What Changes When You Become the Leader?

What Changes When You Become the Leader?

Excerpted from “Just Ask Leadership” by Gary B. Cohen 

If you’re like me, your ego propelled you into leadership.  You used your creativity and resourcefulness to meet objectives.  You asked questions only to accomplish a specific task.  In general, however, your ego discouraged you from asking questions and disliked following orders.  Egos want to achieve–on their own.

Egos also crave recognition.  With each success, your career has progressed and your standing in the organization or community has grown.  Your ego has grown, too.  You tend to ask fewer questions and provide more answers.  After all, others – even your boss, perhaps – come to you as an oracle.  You likely feel, and are, in control.

Four-star General Jack Chain is a true leader.  When he served as a staff officer in the Pentagon, his 10 year-old daughter asked him, “What do you do?”  he thought for a minute and said, “I answer questions.”  Later, when he made commander, his daughter asked how his new role would be different. His response:  “Now I ask the questions.”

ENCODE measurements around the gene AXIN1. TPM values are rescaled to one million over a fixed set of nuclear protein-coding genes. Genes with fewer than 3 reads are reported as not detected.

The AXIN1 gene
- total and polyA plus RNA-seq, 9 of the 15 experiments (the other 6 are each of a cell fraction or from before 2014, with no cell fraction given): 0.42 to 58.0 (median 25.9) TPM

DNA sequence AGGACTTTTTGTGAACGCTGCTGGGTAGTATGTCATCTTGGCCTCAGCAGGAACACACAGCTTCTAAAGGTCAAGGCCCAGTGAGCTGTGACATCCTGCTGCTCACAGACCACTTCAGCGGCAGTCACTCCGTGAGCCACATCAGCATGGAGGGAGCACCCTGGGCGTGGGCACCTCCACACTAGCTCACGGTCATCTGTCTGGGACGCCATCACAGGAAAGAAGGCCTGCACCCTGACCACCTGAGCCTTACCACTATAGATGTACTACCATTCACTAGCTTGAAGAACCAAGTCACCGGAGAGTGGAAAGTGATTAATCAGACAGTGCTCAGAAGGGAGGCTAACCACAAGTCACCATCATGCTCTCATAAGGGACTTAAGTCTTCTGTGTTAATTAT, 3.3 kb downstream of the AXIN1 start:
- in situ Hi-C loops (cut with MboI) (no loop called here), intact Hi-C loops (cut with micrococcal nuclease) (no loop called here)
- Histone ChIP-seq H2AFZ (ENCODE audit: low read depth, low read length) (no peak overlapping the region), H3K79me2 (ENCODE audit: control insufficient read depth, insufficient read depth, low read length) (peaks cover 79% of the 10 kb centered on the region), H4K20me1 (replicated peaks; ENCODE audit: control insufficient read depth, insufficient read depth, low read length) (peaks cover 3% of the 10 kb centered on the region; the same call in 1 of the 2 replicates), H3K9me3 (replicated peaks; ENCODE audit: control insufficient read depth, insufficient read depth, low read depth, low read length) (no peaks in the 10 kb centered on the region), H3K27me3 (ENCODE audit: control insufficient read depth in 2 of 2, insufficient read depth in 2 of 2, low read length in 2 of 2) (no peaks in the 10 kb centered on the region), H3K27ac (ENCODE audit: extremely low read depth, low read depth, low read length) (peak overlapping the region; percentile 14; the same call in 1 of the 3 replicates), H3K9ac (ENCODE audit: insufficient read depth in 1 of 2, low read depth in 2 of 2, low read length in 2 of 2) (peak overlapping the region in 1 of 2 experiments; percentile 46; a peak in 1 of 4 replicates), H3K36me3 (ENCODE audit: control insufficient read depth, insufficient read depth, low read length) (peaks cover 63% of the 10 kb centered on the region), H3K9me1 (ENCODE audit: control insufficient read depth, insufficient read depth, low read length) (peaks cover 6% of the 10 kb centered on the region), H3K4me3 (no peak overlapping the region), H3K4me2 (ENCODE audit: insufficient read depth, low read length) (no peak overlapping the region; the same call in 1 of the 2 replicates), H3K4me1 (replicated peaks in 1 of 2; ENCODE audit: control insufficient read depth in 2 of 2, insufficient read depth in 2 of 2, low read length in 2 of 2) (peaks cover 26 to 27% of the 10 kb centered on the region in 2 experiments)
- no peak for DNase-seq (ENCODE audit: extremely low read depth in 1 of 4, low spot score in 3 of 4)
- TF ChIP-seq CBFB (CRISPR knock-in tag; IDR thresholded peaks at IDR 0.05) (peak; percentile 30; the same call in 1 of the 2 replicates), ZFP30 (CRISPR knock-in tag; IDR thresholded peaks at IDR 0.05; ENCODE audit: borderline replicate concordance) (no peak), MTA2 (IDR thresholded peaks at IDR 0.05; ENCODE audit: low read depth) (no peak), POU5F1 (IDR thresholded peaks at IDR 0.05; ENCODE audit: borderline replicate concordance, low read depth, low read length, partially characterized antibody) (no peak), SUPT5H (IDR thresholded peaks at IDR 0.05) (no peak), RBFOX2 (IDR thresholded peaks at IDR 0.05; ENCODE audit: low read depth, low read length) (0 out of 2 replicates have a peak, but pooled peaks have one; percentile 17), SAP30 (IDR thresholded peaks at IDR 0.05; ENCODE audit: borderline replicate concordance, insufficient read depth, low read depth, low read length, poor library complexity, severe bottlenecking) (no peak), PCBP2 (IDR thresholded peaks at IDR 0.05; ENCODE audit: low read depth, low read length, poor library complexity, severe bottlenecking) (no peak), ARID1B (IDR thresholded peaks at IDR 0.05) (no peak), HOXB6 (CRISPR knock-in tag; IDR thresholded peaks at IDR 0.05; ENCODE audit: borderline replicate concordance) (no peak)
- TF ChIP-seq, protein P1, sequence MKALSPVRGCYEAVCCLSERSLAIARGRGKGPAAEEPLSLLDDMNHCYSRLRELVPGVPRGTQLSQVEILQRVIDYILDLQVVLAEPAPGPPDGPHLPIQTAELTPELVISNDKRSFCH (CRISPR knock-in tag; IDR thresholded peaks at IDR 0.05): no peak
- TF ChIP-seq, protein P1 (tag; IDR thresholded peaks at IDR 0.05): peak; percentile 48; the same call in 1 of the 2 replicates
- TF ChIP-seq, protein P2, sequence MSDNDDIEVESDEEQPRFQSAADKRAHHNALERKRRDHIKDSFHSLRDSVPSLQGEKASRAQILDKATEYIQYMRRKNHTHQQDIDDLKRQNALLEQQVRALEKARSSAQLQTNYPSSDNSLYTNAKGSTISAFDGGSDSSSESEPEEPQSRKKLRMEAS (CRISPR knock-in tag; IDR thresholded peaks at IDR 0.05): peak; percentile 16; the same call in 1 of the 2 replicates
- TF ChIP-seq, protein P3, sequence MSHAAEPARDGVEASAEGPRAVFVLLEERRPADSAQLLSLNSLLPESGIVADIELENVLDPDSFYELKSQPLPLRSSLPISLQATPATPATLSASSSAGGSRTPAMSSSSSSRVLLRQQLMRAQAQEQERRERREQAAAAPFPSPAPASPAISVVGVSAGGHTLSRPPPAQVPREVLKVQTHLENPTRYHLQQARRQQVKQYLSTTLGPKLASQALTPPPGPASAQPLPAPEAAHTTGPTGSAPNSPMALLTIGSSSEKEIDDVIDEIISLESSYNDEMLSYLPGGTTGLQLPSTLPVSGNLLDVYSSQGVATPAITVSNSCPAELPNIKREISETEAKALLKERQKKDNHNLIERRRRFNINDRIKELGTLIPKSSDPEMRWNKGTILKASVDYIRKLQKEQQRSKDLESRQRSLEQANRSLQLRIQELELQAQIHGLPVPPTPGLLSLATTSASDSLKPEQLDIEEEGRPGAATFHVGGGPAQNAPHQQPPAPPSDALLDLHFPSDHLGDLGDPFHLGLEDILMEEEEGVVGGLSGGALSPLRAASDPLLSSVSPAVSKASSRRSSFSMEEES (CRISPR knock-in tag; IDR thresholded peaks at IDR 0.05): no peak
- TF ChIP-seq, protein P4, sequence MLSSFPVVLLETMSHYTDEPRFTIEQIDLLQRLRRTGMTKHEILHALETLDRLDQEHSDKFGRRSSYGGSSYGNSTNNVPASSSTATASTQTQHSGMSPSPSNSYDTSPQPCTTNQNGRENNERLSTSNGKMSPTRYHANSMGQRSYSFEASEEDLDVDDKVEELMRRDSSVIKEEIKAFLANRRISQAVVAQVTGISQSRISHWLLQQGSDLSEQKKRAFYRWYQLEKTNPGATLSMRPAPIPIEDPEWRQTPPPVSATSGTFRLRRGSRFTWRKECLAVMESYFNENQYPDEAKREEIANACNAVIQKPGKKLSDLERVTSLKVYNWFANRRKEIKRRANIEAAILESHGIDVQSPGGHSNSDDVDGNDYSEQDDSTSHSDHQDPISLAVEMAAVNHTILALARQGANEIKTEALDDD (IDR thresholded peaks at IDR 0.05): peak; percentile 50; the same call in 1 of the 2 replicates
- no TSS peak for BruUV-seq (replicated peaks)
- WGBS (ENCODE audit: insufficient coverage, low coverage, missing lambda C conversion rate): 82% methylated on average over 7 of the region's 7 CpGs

Here’s the paradox:  egos can vault you into a leadership position, but as a leader you now must set your ego aside and relinquish control.

As a leader, your career advancement is no longer task-dependent. Leadership is about allowing others the chance to flourish.

You advance as a leader only when you place your coworkers’ egos above your own.  And you do that, and convey that, by asking questions.

Gary B. Cohen is Managing Partner and co-founder of CO2 Partners, an executive coaching and leadership development firm, in Minneapolis, Minnesota. He specializes in coaching entrepreneurs and often draws on his experience co-founding ACI Telecentrics, Inc. (with just $4,000), which he helped grow from 2 to 2,200 employees with 13 offices in the US and Canada. He attributes much of his success to asking questions—the foundation of his book Just Ask Leadership:  Why Great Managers Always Ask the Right Questions. Learn more at Co2Partners.com

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Lisa Yetman   |   02 March 2017   |   Reply

Bob, I feel that whether you are a follower or a leader, you need to ask questions, However, you do need to be tactful and respectful no matter who you are- or where your opinion lies on certain issues. You may not always agree, but remember to keep your aplomb when asking questions! That way, you will not only be heard, but you will also be answered…and hopefully gain respect and status in the eyes of your superiors.

Bob Tiede   |   17 March 2017   |  

Lisa that is well stated! Thanks for sharing!